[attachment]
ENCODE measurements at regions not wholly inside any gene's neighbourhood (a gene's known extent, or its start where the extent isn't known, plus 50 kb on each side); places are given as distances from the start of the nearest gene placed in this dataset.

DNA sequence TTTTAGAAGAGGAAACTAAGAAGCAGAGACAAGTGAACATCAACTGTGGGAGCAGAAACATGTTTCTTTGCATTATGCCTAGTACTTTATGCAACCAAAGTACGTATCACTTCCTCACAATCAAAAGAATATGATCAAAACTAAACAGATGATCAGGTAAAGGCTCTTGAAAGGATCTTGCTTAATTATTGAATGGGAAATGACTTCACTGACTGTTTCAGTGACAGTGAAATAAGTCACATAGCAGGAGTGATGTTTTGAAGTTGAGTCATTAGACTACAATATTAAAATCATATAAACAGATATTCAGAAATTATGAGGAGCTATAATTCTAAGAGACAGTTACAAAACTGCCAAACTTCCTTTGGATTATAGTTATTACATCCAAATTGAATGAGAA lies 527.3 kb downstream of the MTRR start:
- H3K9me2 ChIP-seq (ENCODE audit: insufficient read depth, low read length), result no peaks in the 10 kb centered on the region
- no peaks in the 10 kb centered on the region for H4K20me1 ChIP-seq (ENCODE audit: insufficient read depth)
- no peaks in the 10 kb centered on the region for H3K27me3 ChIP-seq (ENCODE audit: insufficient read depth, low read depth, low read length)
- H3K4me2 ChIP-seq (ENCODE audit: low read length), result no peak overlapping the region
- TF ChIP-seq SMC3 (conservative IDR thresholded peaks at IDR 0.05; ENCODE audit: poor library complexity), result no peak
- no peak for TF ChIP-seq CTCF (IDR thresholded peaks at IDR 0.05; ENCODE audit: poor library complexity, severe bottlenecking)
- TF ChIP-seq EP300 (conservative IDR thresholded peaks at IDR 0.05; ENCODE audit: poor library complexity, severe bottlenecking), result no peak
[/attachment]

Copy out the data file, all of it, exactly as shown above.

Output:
ENCODE measurements at regions not wholly inside any gene's neighbourhood (a gene's known extent, or its start where the extent isn't known, plus 50 kb on each side); places are given as distances from the start of the nearest gene placed in this dataset.

DNA sequence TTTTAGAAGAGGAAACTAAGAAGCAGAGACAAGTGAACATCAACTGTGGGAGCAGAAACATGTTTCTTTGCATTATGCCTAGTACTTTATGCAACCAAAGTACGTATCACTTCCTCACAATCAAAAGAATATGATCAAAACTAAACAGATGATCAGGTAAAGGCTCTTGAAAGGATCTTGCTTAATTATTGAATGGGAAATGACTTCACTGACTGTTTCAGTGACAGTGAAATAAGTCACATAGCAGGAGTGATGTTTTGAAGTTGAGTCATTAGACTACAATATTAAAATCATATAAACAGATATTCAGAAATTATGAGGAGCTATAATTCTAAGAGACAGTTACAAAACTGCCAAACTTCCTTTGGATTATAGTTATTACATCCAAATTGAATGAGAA lies 527.3 kb downstream of the MTRR start:
- H3K9me2 ChIP-seq (ENCODE audit: insufficient read depth, low read length), result no peaks in the 10 kb centered on the region
- no peaks in the 10 kb centered on the region for H4K20me1 ChIP-seq (ENCODE audit: insufficient read depth)
- no peaks in the 10 kb centered on the region for H3K27me3 ChIP-seq (ENCODE audit: insufficient read depth, low read depth, low read length)
- H3K4me2 ChIP-seq (ENCODE audit: low read length), result no peak overlapping the region
- TF ChIP-seq SMC3 (conservative IDR thresholded peaks at IDR 0.05; ENCODE audit: poor library complexity), result no peak
- no peak for TF ChIP-seq CTCF (IDR thresholded peaks at IDR 0.05; ENCODE audit: poor library complexity, severe bottlenecking)
- TF ChIP-seq EP300 (conservative IDR thresholded peaks at IDR 0.05; ENCODE audit: poor library complexity, severe bottlenecking), result no peak